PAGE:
Most theater companies don’t lack for brilliant ideas—it’s the funding that can prove more difficult. For five companies, that troublesome part of the equation was solved Aug. 23 when Theatre Communications Group (TCG) announced the distribution of grants totaling $225,000, from the MetLife/TCG A-ha! Program.
“Theatres are filled with creative and entrepreneurial minds that rarely have access to the risk capital needed to conceive and test out new ideas,” said Teresa Eyring, executive director of TCG, in a statement. “This round of the A-ha! Program will empower innovative idea development and action in areas like artisan exchange, community engagement and arts education.”
The grant program is divided into two types of grants. Think It grants provide companies with $25,000 for the research and development of new theatrical work. Do It grants allocate $50,000 towards the implementation and testing of new ideas.
The California Shakespeare Theater, based out of Berkeley, Cali., secured the Think It grant, which will be used toward its “Artist as Investigator” project. As part of the project, 10 artists are invited to lead experiments in new methodologies of how theater is made.
The Do It grants were awarded to the Atlantic Theater Company, the Cornerstone Theater Company, the Mixed Blood Theatre, and the Oregon Shakespeare Festival. Based out of Los Angeles, the Cornerstone Theater Company will expand its community engagement programs, which help to improve the economic viability of their neighborhoods. The Mixed Blood Theatre, in Minneapolis, Minn., is focusing its efforts on assembling a national database of artists with disabilities and plays that explore the theme of disability. The Oregon Shakespeare Festival, in Ashland, Ore., is working to develop an Artisan Exchange program with a handful of other theatres. In concept, three to five OSF production staff will work eight to 12 weeks at these partnering theaters, who will then host three to five craftspeople from OSF.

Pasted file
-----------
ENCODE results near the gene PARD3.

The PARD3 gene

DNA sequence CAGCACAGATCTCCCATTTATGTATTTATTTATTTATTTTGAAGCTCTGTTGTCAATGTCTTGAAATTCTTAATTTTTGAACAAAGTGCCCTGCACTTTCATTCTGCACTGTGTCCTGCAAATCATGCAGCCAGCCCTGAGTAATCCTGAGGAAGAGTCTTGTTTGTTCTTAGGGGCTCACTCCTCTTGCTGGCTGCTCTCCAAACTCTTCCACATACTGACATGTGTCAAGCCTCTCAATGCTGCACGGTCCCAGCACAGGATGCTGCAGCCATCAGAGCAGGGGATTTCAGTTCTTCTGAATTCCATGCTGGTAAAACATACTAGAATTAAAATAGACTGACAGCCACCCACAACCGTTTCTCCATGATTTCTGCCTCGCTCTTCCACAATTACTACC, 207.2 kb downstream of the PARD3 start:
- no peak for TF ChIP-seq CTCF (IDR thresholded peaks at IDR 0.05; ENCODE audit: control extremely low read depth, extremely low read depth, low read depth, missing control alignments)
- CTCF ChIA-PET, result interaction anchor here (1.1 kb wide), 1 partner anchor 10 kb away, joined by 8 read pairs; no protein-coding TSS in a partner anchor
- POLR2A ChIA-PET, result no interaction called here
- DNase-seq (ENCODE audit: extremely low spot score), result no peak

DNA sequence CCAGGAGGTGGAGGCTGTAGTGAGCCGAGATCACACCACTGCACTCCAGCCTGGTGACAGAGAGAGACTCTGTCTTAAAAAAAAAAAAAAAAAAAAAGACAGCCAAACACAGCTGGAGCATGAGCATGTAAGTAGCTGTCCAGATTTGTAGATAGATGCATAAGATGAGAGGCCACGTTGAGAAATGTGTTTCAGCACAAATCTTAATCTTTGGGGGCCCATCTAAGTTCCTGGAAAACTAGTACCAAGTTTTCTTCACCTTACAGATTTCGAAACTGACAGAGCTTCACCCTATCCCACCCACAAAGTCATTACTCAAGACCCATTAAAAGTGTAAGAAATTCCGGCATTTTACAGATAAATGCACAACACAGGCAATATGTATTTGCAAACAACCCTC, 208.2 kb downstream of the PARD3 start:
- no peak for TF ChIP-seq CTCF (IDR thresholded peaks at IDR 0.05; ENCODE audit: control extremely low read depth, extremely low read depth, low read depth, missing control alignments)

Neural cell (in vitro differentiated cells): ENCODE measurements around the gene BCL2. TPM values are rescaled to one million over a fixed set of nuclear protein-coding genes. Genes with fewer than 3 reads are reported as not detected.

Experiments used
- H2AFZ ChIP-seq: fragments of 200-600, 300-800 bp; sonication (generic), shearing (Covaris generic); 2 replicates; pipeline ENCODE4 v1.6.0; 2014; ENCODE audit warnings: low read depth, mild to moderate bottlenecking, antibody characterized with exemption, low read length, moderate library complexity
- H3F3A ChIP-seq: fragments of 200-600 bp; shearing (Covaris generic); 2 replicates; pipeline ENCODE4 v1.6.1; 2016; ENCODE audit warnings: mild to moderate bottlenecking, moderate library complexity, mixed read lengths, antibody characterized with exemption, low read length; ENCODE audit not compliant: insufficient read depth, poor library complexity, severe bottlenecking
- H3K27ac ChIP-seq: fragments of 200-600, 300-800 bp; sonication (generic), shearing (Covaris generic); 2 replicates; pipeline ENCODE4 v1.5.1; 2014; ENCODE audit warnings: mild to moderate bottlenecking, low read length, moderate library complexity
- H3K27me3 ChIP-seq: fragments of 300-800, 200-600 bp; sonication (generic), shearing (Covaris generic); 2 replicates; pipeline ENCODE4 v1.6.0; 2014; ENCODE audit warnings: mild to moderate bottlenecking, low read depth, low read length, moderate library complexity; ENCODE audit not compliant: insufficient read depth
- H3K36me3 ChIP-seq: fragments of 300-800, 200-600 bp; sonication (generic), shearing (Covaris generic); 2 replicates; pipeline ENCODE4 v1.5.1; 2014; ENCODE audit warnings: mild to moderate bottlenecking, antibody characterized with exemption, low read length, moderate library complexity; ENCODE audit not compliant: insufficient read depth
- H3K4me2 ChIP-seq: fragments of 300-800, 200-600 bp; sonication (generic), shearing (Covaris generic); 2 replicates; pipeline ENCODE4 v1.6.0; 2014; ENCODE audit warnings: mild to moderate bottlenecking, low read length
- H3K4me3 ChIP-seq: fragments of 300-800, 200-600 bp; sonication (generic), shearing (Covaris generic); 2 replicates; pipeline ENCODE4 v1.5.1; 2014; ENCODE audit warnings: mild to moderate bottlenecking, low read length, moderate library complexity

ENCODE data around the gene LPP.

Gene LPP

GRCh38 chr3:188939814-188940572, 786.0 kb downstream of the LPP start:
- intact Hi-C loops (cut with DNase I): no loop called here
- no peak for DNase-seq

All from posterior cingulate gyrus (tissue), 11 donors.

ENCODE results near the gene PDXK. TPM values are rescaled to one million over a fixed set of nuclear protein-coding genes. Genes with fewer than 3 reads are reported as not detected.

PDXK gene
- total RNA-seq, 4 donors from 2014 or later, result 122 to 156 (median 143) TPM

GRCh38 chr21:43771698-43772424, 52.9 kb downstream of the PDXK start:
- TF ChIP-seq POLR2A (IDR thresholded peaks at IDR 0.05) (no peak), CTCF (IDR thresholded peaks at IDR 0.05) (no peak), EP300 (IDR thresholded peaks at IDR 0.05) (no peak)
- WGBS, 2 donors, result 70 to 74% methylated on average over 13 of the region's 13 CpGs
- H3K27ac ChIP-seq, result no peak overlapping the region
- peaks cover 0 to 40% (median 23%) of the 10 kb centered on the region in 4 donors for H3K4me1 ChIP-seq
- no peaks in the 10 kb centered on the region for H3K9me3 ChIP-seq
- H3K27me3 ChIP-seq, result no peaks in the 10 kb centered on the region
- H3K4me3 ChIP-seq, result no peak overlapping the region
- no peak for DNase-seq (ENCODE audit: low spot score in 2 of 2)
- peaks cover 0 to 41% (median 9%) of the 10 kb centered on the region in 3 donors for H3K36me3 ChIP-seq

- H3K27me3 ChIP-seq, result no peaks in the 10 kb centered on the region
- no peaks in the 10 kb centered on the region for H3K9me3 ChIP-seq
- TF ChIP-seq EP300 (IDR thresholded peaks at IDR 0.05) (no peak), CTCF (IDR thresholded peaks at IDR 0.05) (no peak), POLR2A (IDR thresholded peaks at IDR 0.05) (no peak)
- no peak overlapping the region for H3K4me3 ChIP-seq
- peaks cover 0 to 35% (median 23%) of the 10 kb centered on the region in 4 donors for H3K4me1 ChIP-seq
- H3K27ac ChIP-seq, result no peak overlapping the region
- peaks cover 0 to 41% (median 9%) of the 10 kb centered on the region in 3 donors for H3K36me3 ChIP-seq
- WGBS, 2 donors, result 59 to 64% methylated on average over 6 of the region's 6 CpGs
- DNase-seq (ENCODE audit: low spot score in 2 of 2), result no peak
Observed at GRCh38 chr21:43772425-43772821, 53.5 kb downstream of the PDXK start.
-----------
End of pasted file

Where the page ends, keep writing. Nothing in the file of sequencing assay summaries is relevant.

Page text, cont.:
The New York City-based Atlantic Theater Company is partnering with Brooklyn public high school Park Slope Collegiate to create Staging Success. The project will provide four years of in-school theater classes to more than 300 students, as well as an after-school mentorship program for senior students.
First started in February 2011 with the 11th-grade class, the program was was first funded through a grant provided by the Theater Subdistrict Council. The A-Ha! grant has allowed the Atlantic Theater Company to expand the program to grades 9-12, including a mentorship program for senior classmen, for the 2012-2013 school year.
“The first way this is an innovative program is that it is not an elective...this program takes place during the students' regularly scheduled English period. Every kid has to participate,” explained Director of Development Cynthia Flowers on what differentiates Staging Success from other in-school theater programs. “This is theater for everyone and simultaneously provides an intensive mentorship program [for 12th graders]. The combination isn’t something you often see together in the same program.”
While the A-ha! grant only provides support for one school year, Flowers said the money gives Atlantic Theater Company the “security to really launch” the program at all four grade levels. While ATC has received a few funding commitments for the 2013-2014 school year, they now have roughly a year to secure the rest of the money to continue Staging Success.
Of this year’s diverse programs, MetLife Foundation’s President and CEO Dennis White said in a statement, “[They] exemplify MetLife Foundation’s commitment to building livable communities through access to the arts. We are proud to continue our partnership with TCG and serve as a catalyst for the creativity and risk-taking that are essential to the growth of the not-for-profit theatre field.”
This marks the fifth round of funding provided by the A-ha! Program. Past recipients have included The Wooster Group and the CalArts Center for New Performance. This year’s applications were reviewed by a panel of theater professionals including Carlo Scandiuzzi of ACT in Seattle and Stephen Albert of the Court Theatre in Chicago.